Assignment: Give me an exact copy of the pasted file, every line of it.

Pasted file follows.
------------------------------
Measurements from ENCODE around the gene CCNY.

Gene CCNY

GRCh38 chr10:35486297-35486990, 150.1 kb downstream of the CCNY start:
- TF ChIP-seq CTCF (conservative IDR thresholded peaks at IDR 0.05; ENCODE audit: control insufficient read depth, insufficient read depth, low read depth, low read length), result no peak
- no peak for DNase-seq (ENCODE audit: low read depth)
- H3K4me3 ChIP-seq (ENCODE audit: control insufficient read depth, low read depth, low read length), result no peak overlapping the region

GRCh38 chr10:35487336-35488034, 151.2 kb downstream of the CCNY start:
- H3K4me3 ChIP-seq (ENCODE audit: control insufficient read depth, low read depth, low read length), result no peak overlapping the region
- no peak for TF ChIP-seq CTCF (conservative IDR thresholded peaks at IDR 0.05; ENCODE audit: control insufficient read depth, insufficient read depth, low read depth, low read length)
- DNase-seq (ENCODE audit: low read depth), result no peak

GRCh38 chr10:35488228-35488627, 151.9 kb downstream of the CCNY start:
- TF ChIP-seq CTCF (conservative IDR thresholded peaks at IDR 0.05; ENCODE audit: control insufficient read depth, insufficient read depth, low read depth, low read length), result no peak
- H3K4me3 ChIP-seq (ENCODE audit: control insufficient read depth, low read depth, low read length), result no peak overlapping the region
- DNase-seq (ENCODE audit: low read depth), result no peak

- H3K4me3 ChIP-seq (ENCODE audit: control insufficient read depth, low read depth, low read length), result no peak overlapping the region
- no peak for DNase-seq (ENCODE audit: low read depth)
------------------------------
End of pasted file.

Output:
Measurements from ENCODE around the gene CCNY.

Gene CCNY

GRCh38 chr10:35486297-35486990, 150.1 kb downstream of the CCNY start:
- TF ChIP-seq CTCF (conservative IDR thresholded peaks at IDR 0.05; ENCODE audit: control insufficient read depth, insufficient read depth, low read depth, low read length), result no peak
- no peak for DNase-seq (ENCODE audit: low read depth)
- H3K4me3 ChIP-seq (ENCODE audit: control insufficient read depth, low read depth, low read length), result no peak overlapping the region

GRCh38 chr10:35487336-35488034, 151.2 kb downstream of the CCNY start:
- H3K4me3 ChIP-seq (ENCODE audit: control insufficient read depth, low read depth, low read length), result no peak overlapping the region
- no peak for TF ChIP-seq CTCF (conservative IDR thresholded peaks at IDR 0.05; ENCODE audit: control insufficient read depth, insufficient read depth, low read depth, low read length)
- DNase-seq (ENCODE audit: low read depth), result no peak

GRCh38 chr10:35488228-35488627, 151.9 kb downstream of the CCNY start:
- TF ChIP-seq CTCF (conservative IDR thresholded peaks at IDR 0.05; ENCODE audit: control insufficient read depth, insufficient read depth, low read depth, low read length), result no peak
- H3K4me3 ChIP-seq (ENCODE audit: control insufficient read depth, low read depth, low read length), result no peak overlapping the region
- DNase-seq (ENCODE audit: low read depth), result no peak

- H3K4me3 ChIP-seq (ENCODE audit: control insufficient read depth, low read depth, low read length), result no peak overlapping the region
- no peak for DNase-seq (ENCODE audit: low read depth)